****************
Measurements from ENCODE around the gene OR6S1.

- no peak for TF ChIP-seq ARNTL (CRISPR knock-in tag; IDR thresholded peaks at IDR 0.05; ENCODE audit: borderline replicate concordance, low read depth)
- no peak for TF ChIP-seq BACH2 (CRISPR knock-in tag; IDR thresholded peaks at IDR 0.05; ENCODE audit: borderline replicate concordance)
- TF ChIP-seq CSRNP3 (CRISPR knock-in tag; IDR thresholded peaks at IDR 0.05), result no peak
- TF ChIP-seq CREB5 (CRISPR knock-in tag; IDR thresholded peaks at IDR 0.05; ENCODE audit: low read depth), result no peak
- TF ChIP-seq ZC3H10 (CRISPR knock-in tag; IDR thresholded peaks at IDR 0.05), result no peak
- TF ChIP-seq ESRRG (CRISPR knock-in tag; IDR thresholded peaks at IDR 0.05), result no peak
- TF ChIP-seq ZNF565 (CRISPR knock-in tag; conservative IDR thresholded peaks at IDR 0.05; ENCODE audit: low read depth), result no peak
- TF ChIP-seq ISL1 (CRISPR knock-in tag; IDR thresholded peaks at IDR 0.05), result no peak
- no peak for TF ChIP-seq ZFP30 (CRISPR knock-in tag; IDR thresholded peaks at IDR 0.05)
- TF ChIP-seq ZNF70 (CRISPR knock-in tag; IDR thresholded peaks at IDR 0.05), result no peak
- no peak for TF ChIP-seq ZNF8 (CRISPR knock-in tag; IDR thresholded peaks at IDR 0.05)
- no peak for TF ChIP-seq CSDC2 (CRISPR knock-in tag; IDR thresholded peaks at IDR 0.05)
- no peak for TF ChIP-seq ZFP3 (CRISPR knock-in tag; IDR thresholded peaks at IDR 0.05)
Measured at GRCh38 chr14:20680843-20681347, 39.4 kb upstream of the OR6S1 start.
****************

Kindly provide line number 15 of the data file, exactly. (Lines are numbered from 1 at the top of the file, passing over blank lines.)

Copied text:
Measured at GRCh38 chr14:20680843-20681347, 39.4 kb upstream of the OR6S1 start.